Monday, September 10, 2007

Roger - part 1

Roger Federer was nowhere near his best when he beat Novak Djokovic in straight sets (7-6, 7-6, 6-4) Sunday to collect his fourth straight U.S. Open title. But when you're the best player in the world you don't always have to be. That makes 12 Grand Slam titles for Federer (Grand Slams refer to the four major tournaments in pro tennis - Australian Open, French Open, Wimbledon and U.S. Open). This places him behind only Pete Sampras (14) for most career Grand Slam titles.

So how good is he? Well, during the quarterfinals of this tournament, Federer had to face Andy Roddick. He's America's best player and would have at least three more Grand Slam titles if not for Federer. He has defeated Federer only once in his career, thwarted at every turn to beat his Swiss master when it matters. This time, Roddick came out firing, playing perhaps the best tennis of his career. Federer had to be perfect to win. And he was, beating America's best in straight sets 7-6, 7-6, 6-2.

Federer's accomplishments have placed him squarely among tennis' all-time best. But the question being asked more and more as Federer continues to dominate - Is he the best ever?

Not an easy question to answer, given the many great players in the history of men's tennis. Bill Tilden, Roy Emerson, Jimmy Connors, John McEnroe, Mats Vilander, Ivan Lendl, Boris Becker, Stefan Edberg, and Andre Agassi were all-time greats, but usually not considered as the best ever.

Currently, four names are in the argument as best all-time.

Rod Laver
The last men's player to achieve the tennis holy grail - to complete a Grand Slam (win all four major tournaments in calender year). And he did it twice. From 1962 to 1979, the Australian amassed 181 singles titles including 11 Grand Slam titles (tied with Borg for 3rd all-time). Laver was a technically superior player who had an excellent serve and volley game, combined with aggressive groundstrokes utilizing topspin, an innovation in the sixties. His backhand is among the all-time best shots. Despite his somewhat short stature (5'8"), Laver had both speed and strength. He was quick on the court and generated tremendous groundstrokes from a powerful left arm. He played against greats like Roy Emerson, John Newcombe, Ken Rosewall, and Arthur Ashe.

Bjorn Borg
This Swede was nearly unbeatable from 1976 to 1980. He won 11 Grand Slam titles in his career. Perhaps more impressive is that he achieved what is considered to be the most difficult feat in tennis, winning both Wimbledon and the French Open in the same year. Borg did it four times!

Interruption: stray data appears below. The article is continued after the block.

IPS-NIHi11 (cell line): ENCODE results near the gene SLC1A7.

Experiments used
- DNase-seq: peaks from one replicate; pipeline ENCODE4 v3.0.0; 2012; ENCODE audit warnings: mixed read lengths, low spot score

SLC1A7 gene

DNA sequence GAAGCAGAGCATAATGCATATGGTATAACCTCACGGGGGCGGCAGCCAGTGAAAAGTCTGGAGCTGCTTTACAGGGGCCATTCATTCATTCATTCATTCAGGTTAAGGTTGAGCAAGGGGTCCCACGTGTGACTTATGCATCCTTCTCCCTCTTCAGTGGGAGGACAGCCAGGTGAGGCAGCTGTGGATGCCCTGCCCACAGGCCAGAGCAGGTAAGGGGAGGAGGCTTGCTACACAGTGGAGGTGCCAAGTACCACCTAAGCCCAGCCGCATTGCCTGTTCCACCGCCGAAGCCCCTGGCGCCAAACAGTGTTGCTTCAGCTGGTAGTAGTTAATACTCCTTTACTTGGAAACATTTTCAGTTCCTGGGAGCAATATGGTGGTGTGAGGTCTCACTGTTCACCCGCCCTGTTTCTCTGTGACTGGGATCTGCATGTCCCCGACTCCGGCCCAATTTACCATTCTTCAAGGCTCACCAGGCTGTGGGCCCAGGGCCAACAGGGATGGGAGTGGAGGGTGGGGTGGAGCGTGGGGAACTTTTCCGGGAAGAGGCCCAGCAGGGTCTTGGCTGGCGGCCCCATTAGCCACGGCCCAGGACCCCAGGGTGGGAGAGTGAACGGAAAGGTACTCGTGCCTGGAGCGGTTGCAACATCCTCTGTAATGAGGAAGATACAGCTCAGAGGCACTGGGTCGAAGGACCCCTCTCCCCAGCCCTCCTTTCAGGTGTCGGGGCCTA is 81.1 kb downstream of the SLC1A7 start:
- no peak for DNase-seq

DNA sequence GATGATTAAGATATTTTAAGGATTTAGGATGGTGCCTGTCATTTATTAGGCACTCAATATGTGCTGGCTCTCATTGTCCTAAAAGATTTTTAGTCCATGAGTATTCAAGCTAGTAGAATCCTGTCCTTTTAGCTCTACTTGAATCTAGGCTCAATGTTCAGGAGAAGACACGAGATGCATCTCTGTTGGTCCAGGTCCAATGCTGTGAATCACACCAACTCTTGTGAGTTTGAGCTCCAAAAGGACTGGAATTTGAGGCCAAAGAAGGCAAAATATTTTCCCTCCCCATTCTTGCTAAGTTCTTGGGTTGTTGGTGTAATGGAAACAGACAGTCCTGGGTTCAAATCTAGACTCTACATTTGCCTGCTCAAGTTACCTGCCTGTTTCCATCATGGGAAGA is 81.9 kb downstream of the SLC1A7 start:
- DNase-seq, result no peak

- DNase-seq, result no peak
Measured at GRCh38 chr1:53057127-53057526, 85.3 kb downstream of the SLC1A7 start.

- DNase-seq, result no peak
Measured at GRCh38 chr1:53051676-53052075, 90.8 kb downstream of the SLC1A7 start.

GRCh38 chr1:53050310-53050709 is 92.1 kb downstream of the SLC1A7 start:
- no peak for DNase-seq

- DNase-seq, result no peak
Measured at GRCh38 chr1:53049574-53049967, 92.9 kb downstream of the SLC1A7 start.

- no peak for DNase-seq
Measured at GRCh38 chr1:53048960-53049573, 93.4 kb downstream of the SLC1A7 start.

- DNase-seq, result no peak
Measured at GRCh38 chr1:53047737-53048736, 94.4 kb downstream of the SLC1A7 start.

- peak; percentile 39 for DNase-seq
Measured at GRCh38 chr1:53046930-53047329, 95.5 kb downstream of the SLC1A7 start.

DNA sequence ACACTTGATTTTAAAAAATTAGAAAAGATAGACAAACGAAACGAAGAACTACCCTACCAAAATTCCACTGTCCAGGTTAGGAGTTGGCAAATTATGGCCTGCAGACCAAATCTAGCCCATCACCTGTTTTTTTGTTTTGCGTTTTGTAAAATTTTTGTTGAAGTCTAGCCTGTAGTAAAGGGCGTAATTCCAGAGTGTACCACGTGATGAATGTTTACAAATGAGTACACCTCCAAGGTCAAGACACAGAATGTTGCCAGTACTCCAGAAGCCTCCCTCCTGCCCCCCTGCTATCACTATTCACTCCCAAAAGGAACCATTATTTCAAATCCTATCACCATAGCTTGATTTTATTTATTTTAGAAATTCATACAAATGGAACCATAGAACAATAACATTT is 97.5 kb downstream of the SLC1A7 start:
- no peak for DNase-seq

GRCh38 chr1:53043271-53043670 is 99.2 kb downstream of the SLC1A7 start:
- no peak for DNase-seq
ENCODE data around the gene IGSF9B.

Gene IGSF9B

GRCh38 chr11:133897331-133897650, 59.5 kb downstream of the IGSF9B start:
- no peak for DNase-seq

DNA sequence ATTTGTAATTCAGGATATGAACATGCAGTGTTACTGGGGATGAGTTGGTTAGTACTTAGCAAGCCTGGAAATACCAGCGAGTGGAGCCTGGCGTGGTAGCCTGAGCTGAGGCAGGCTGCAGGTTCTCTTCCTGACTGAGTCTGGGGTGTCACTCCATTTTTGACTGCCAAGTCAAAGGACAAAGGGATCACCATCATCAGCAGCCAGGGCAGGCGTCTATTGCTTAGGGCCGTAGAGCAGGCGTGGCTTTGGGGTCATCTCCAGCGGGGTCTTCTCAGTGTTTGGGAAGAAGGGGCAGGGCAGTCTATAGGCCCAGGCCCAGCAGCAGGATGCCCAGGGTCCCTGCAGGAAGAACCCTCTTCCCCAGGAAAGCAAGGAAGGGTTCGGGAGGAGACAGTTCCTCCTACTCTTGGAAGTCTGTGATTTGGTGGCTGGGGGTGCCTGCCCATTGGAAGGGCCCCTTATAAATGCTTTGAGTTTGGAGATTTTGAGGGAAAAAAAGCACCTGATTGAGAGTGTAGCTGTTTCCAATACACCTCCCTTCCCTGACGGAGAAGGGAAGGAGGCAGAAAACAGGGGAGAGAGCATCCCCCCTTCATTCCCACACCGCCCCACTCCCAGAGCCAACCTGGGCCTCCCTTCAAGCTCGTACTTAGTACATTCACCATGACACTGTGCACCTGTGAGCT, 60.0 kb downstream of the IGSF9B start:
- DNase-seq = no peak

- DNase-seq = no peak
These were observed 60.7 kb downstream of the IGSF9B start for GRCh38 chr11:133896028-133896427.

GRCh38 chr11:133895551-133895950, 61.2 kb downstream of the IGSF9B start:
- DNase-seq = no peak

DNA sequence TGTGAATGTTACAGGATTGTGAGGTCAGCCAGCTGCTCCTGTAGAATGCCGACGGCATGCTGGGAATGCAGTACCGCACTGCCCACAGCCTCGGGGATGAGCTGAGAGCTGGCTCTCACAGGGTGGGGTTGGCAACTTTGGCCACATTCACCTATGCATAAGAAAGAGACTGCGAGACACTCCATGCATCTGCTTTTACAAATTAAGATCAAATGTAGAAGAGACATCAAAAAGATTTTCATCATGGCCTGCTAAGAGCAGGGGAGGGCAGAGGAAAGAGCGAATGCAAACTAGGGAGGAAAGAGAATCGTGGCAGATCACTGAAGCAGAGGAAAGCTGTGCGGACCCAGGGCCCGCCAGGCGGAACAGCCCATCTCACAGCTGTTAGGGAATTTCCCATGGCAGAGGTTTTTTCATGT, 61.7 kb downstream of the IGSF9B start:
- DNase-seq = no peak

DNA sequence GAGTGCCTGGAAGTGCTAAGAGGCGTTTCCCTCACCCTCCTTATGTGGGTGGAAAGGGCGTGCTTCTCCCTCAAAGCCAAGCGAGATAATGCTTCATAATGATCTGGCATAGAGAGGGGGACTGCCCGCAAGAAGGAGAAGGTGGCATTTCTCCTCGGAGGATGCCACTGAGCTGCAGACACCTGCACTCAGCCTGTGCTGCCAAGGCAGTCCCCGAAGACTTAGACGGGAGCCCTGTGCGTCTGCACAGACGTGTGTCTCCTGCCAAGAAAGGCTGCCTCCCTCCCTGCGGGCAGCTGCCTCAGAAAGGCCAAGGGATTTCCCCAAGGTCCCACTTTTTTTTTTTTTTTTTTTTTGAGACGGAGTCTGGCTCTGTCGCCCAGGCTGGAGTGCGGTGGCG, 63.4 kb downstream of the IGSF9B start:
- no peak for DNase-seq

Note: Wimbledon is played on grass, a "fast" surface because the ball bounces fast and low, making for shorter points that favor serve-and volley players. The French Open is played on clay, a "slow" surface because the ball bounces slower and higher with less forward motion, making it more difficult to hit an unreturnable shot. Points tend to be longer on clay, favoring baseline players who are generally more defensive and consistent.

To put this in perspective, only one other player (Andre Agassi) has since won both Wimbledon and the French Open in his entire career.

Borg played from the baseline, utilizing powerful groundstrokes and tremendous topspin to dominate his opponents. Borg rarely made mistakes and was famous for his unflinching focus and steely reserve on the court. This earned him the nickname "Iceman." Combined with his exceptional physical fitness, Borg appeared more robot than human.

Borg dominated tennis during one of the most competative eras of men's tennis which included such greats as Guillermo Vilas, Ilie Nastase, Jimmy Connors, and John McEnroe, however, he retired suddenly at the age of 26.

To be continued...


Anonymous said...

You know, I saw the word "Roger" and tennis and thought this was going to be a mulit-piece series on Rober Voss. Can't tell you how disappointed I am.


The Fly said...

Wow, there's a lot of thought and effort that goes into tennis. I always thought it was just a matter of goofy shorts and long hair.